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Insiders’ guide to Logan

Full speed ahead

What will the airport look like in 2059? A lot like the airport today -- but with busier off-hours, more passengers, and, quite possibly, wind turbines in the lower airspace.

By Elizabeth Gehrman
November 8, 2009

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Because of the airport’s location on a peninsula in Boston Harbor, Logan officials can’t just add a runway when traffic gets tight. “I can’t say what’s going to happen in 50 years,” says Matthew Brelis, spokesman for the Massachusetts Port Authority, the independent public agency that manages the airport and the port of Boston, “but right now we have no plans for expansion.” The agency’s executive director echoes him. “We’re at our limit for land,” says Thomas Kinton, “but not for our capacity to grow.”

Passengers have likely noticed one of the reasons: Planes at Logan are already fuller. The number of passengers flying in and out of the airport has held relatively steady in the past decade, at about 26 million each year, yet the number of flights has actually decreased by about 25 percent over the same period. “When fuel was cheaper,” Kinton says, “it wasn’t uncommon to have airplanes flying around half-full. Given the economic constraints today, they need to fly at three-quarters capacity.”

The second reason will be a new airport-use fee policy designed to counter passengers’ tendency to prefer certain flight times. Brelis says Logan was the country’s first major airport to make plans for this kind of program, which aims to turn today’s dramatic traffic peaks and valleys into gently rolling hills by charging airlines higher fees for the most popular travel times. “Just because everybody wants to fly at 7 a.m. and come home at 5 that afternoon doesn’t mean they’ll be able to,” Kinton says. The airport could handle a lot more traffic in the middle of the night, for example, and will do just that if more capacity is needed. “We’ll have to use our crews and aircraft around the clock.”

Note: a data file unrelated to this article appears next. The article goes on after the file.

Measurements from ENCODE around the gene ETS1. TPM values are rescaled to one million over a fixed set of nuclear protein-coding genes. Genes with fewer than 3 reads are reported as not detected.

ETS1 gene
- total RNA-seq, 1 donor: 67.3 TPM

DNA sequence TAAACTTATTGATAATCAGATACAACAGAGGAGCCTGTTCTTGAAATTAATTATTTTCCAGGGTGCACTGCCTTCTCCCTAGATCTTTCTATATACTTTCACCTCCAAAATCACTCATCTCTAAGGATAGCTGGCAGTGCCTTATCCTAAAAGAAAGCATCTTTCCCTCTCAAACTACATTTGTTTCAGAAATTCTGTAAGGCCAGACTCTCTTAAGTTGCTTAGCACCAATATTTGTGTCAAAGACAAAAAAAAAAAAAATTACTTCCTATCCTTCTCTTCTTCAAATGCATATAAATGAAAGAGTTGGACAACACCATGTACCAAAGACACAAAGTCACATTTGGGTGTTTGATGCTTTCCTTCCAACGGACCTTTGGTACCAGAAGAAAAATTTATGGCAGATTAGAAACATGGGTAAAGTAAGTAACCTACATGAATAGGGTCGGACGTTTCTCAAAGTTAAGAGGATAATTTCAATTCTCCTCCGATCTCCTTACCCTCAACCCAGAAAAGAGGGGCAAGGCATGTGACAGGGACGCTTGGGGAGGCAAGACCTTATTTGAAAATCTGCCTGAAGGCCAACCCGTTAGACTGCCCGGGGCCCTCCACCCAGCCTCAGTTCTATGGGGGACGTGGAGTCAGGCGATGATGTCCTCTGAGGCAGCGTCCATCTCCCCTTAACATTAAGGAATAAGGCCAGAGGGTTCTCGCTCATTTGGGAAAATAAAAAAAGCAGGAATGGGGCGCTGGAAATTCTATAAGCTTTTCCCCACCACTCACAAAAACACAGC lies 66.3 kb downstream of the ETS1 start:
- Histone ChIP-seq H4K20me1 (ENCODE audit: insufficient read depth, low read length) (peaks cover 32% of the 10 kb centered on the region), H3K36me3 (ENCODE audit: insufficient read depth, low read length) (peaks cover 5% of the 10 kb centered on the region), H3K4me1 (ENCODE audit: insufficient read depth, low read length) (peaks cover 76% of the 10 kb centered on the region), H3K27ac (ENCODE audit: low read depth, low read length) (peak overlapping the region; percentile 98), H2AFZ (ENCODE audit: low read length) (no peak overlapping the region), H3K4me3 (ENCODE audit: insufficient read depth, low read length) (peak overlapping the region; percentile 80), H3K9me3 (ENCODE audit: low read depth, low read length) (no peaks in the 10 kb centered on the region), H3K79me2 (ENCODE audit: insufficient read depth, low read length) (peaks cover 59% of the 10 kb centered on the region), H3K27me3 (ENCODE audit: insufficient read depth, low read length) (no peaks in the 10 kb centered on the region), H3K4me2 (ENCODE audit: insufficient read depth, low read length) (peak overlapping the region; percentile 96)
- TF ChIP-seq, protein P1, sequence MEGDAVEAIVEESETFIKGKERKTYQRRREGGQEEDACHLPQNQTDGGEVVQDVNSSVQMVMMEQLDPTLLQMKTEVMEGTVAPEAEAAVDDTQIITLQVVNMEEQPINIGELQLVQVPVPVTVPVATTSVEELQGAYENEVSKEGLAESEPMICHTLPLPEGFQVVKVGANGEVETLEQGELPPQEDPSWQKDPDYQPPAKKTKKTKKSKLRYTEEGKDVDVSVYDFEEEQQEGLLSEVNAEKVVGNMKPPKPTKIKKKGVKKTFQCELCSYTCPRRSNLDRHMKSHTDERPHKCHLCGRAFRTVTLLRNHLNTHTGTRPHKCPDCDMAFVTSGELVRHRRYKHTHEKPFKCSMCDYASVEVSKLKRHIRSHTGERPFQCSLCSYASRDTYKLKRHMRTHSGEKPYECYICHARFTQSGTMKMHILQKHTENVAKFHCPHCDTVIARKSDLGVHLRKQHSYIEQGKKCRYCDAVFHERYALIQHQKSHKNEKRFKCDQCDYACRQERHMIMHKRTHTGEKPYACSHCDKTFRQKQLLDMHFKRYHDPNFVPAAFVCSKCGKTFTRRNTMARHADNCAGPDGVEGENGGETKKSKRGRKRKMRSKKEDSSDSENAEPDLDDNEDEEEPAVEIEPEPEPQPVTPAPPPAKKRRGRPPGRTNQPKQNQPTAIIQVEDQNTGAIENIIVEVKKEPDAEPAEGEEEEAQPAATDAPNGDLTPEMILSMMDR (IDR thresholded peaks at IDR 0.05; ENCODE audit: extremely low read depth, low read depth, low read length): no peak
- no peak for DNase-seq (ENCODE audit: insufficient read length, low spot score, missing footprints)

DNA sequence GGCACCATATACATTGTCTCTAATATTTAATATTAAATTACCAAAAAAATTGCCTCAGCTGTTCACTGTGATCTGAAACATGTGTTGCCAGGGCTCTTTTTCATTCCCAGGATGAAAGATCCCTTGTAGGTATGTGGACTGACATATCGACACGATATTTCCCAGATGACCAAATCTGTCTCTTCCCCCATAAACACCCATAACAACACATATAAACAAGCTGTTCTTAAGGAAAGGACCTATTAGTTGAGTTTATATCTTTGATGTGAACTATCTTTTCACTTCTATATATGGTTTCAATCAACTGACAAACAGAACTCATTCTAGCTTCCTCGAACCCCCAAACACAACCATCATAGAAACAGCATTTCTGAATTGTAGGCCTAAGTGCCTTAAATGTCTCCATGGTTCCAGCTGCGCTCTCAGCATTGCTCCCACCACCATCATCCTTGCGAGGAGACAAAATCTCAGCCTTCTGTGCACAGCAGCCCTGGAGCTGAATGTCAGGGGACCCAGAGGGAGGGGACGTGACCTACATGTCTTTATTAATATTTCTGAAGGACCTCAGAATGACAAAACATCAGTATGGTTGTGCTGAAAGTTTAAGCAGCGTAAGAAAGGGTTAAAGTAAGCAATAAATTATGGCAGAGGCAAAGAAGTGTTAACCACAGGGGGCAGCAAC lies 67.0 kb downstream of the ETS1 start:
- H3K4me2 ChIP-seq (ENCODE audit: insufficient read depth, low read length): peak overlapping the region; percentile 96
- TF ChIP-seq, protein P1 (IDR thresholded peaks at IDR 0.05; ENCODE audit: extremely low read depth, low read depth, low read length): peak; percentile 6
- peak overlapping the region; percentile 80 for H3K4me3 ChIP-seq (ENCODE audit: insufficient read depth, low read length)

In the nearer term, airport officials are working to consolidate vehicular traffic by opening a single rental-car facility -- replacing rental companies’ individual lots -- proposed for an area between the Ted Williams Tunnel and East Boston’s Jeffries Point neighborhood. The new facility will put all the rental-car agencies in one building, where the agencies’ separate, proprietary buses will be replaced by a single shuttle service, cutting down on air pollution and freeing up curb space near the terminals. It will include other eco-friendly elements, too, such as solar panels to generate some of the building’s electricity, a system using recycled water for washing the rental cars, and rainwater irrigation for the green space that will surround the new facility.

In the past several years, Logan has grown increasingly eco-friendly -- for an airport -- and Kinton foresees more conservation and use of renewable resources for the industry in general. A program is underway using small wind turbines (obviously, the height of traditional turbines could present a problem for planes) to generate a portion of the electricity used in Logan’s office building, and runways that need repaving are fixed using “warm-mix asphalt,” which has lower pollution levels than traditional asphalt. When the renovation of the Terminal B parking garage is finished in about two years, new solar panels on the roof will generate a small portion of the electricity the garage uses, and some lights will come on at night via motion sensors.

Kinton also says Logan will use its lobbying power, along with other airports, to try and persuade the airline industry to develop quieter, more fuel-efficient jet engines and aircraft that can taxi on battery power, which means they will pollute less and save energy while on the ground as well as in the air -- making for an entirely new definition of the term “friendly skies.”

Insiders' Guide
to Logan

  • November 8, 2009 cover
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